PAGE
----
Utah Sen. Mike Lee and AG Sean Reyes urge Yale Law School to punish students who protested conservative president

The dean of Yale Law School said the student protest did not violate the school’s free speech policy.

(Francisco Kjolseth | The Salt Lake Tribune) Utah Sen. Mike Lee and Attorney General Sean Reyes have signed an open letter urging Yale Law School to punish students who protested a conservative lecturer on campus.

Utah Senator Mike Lee and Utah Attorney General Sean Reyes added their names to an open letter to Yale Law School demanding sanctions for students who disrupted an event featuring a conservative lawyer last month.

On March 10, about 120 Yale students protested the appearance of Kristen Waggoner, legal counsel for the Alliance Defending Freedom, a conservative Christian organization that the Southern Poverty Law Center has deemed a hate group. Wagoner represented a Colorado baker who refused to bake a cake for a gay wedding, a case she argued in the U.S. Supreme Court.

More than half of the school’s students signed an open letter criticizing the Federalist Society’s decision to invite Wagoner to speak and condemned the presence of armed police at the protest. Yale Law School Dean Heather Gerken said the protest was ‘unacceptable’ behavior on the part of students, but they did not violate the school’s free speech policy .

A spokesperson for Reyes quoted the letter directly to explain why the Utah attorney general added his name.

“What happened at Yale Law School on March 10, 2022 is shameful. But it creates an opportunity for you (Dean Heather Gerken and Yale Law School) to send a clear message to the country about the importance of free speech and civil discourse,” they said.

Lee’s office did not respond to a request for comment.

In addition to Lee and Reyes, Texas Senator Ted Cruz, several members of the United States House of Representatives, five governors and more than two dozen other state attorneys general have also signed on. The letter was written by the same group responsible for the Declaration of Philadelphia, a document that denounces the persistence of the “culture of cancellation” in American society. More than 1,400 people signed the letter at Yale.

“Instead of engaging with the panelists, a shocking number of Yale law students hurled constant insults and obscenities at them.” reads the letter.

The description of the event in the letter is primarily based on an initial report by the curator Washington Free Beacon. This report has been credibly debunked by other publications, multiple videos, and the school’s official account of the incident. The signatories of the letter are demanding that the school revise its version, so that it is more in line with the Free Beacon story or retracts it altogether.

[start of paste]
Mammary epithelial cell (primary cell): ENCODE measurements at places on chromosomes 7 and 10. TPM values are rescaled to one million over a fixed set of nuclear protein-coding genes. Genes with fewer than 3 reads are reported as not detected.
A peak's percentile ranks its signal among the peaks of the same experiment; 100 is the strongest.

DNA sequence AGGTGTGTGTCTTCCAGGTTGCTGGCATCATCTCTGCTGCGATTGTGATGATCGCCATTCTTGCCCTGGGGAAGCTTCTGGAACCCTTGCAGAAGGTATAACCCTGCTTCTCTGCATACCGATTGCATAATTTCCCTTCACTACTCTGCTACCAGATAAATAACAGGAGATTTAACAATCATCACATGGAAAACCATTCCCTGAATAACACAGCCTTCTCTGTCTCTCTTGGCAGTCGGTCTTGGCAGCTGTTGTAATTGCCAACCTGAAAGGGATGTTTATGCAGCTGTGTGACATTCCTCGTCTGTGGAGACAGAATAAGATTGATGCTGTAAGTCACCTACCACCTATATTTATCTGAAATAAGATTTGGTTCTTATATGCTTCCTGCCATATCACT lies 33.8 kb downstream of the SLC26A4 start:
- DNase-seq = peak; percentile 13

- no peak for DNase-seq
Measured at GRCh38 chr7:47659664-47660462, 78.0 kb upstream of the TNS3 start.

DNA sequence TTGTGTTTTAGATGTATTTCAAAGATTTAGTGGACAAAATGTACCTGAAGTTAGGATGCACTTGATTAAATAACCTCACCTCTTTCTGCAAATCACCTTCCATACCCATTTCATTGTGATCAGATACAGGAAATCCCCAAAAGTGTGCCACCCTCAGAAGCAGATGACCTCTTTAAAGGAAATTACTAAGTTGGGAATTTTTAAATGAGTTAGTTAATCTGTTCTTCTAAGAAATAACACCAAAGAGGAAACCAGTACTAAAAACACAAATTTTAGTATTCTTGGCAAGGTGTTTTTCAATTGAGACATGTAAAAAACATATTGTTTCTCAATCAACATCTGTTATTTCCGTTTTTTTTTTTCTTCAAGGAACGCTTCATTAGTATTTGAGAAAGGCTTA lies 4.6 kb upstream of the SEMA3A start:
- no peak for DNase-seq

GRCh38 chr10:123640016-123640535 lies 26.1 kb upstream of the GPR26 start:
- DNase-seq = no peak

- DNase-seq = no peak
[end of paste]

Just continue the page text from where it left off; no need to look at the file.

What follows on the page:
The incident drew condemnation from all corners of conservatism. Senior U.S. Circuit Judge Laurence Silberman, a noted conservative, urged her fellow judges to think twice before hiring any of the students who participated in the protest for internships, Reuters reported. The Wall Street Journal editorial board condemned the incident, saying, “If these students are so obsessed with ideology that they can’t tolerate a debate about civil liberties on campus, the future of America’s legal system is in danger.

Lee, Reyes and the other signatories vehemently opposed the decision not to discipline students for the protest and urged school administrators to rethink the action.

“We urge you to take concrete action to correct the course of Yale Law School. Our nation desperately needs the next generation of lawyers, lawmakers, judges, and Supreme Court justices to be shaped by the character and values ​​that underpin the American legal profession and a free society,” it read. in the letter.

In addition to revising or withdrawing the school’s narrative, the letter urges school officials to condemn student behavior and “take appropriate disciplinary action.”

Lately, Lee has focused on the perceived censorship of conservative voices. He and Cruz recently sent a letter to DirecTV executives asking if the decision to drop the far-right One America News Network was politically motivated.

Nancy I. Romero